Are our children to blame?
Normally the birth of a child is a moment of pure celebration. Not for me.
When my lovely daughter Elsa was born (our third child) I had to justify her very existence.
Her birth came half-way through my year of carbon cutting as the BBC's Ethical Man so my family life was under intense scrutiny.
I discovered that lots of people (who I am sure are very pleasant in their everyday lives) believe very strongly that the world is already full, and new Elsas are simply not welcome.
So is the burgeoning human population really the cause of our climate crisis?
It is easy to see why so many people believe that it is. People are responsible for greenhouse gas pollution, so - the argument runs - the more of them there are, the more damage they will do.
One reader of my blog last week asserted that "the human population could do with a good 25% knocked out."
He goes on to suggest that we should: "restrict every woman to a single pregnancy, once she has had that then sterilize her, restrict every man to causing a single pregnancy, after that castrate him, stop ALL forms of artificial preganancy (test tube etc.) This way we will reduce the population - and quite quickly."
Strong stuff! But it is certainly true that for the last couple of centuries population growth has been inextricably linked with the use of fossil fuels.
Indeed, the big mistake made by the original prophet of population doom, Thomas Malthus, was his failure to appreciate how fossil fuels would transform the world economy.
To be fair, it would have been hard to foresee, back in 1798, how industrialisation - powered by fossil fuels - would create the vast agricultural surpluses that would sustain a huge increase in population.
But his mistake points to the real culprit here: the problem is pollution not people.
Why? If we were to successfully "decarbonise" our economies then - in terms of the climate at least - the vast human population would not be a problem.
But that is a big "if". The distinctly lacklustre deal at Copenhagen suggests that the world isn't going to reduce greenhouse gas emissions anywhere near as quickly as the science says is necessary.
And the population is rising. You'll find no shortage of frightening statistics at the website of the new Malthusians at the Optimum Population Trust, which campaigns to reduce population. It details how world population is expected to swell from 6.8 billion this year to 9.1 billion in 2050.
But with the New Year looming let's not dwell just on the negatives.
The OPT's forecasts stop in 2050 and there may be a good reason for that. After 2050 it is expected is that world population will stabilise and then, very gradually, begin to reduce.
That's because there has been a dramatic fall in fertility worldwide.
The key figure in population statistics is 2.1. That's what is called the "replacement rate", the number of children per couple that would keep the population stable. Any higher than 2.1 and the population will rise, any lower and it will fall.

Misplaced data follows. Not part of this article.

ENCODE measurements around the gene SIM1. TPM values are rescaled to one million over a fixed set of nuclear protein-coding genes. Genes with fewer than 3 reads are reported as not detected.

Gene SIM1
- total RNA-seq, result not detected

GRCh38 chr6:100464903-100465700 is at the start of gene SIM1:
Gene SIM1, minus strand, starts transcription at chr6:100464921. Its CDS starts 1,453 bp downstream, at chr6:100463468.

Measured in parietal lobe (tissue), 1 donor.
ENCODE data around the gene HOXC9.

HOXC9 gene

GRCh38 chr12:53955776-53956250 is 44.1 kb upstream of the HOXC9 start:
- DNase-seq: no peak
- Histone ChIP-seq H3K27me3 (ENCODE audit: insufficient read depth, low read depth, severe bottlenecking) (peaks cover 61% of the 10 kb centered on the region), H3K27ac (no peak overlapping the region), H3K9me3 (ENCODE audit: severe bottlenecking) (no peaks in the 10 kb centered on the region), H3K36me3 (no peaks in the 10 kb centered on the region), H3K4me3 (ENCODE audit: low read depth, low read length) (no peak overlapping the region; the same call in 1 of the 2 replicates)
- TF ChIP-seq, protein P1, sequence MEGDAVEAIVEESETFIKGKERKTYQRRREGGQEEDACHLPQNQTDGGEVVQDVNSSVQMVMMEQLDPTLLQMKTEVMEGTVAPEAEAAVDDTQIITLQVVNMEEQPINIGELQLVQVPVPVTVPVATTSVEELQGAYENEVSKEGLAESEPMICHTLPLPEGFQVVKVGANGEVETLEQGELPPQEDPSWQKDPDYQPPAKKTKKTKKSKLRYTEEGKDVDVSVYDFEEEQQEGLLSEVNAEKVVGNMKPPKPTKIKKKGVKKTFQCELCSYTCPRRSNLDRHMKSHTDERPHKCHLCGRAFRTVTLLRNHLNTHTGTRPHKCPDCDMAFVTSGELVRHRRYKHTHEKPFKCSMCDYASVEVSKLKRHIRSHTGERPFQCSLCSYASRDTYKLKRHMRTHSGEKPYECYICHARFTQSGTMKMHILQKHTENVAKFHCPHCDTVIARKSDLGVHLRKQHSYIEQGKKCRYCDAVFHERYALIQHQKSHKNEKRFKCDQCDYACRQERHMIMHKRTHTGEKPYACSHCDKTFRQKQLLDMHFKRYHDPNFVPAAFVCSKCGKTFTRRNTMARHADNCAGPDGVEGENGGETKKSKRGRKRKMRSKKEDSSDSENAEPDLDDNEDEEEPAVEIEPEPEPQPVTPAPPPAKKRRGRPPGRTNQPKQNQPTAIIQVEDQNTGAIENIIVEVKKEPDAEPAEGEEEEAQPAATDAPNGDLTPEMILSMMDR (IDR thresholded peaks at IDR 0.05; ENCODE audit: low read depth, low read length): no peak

As recently as the 1970s only 24 countries - all of them rich - had fertility rates of 2.1 or below. Within the next few years the fertility rate of half the world will be 2.1 or less and will include countries like Brazil, Indonesia, China and even South India.
Sometime between 2020 and 2050 the world's fertility rate will fall below 2.1, at which point the long term trend will be downwards.
So while we undoubtedly face a population explosion now, pressure will ease over time.
And away from the queues and chaos of Copenhagen there is cause for optimism about the world's move towards a low-carbon economy.
On my travels around America earlier this year, I saw all sorts of exciting developments - technological breakthroughs, vast investment in renewable technologies, and a growing army of climate activists with friends in the highest places.
But the most inspiring thing of all was the sense that many Americans realise that a low-carbon energy revolution could be the key to America's future prosperity, kick-starting the American economy.
And, despite its obstructive position in Denmark, China also recognises the huge potential market of sustainable technologies too - make no mistake about that. The country is also investing billions trying to steal a march on the rest of the world.
Indeed, the coming decade should see an international race to develop the world-beating sustainable technologies.
The question now is whether these two trends - the move to a low-carbon economy and falling fertility - will happen fast enough.
But there is a further factor to consider when assessing how ethical it was to have Elsa.
Another commenter on my blog last week, Krupt, hits the nail on the head when he writes "20% of the worlds population consumes 86% of the world products and food. Bon appetite."
"To suggest", he concludes, "as many of my correspondents do, that population growth is largely responsible for the ecological crisis is to blame the poor for the excesses of the rich."
Which, unfortunately, still doesn't get me off the hook.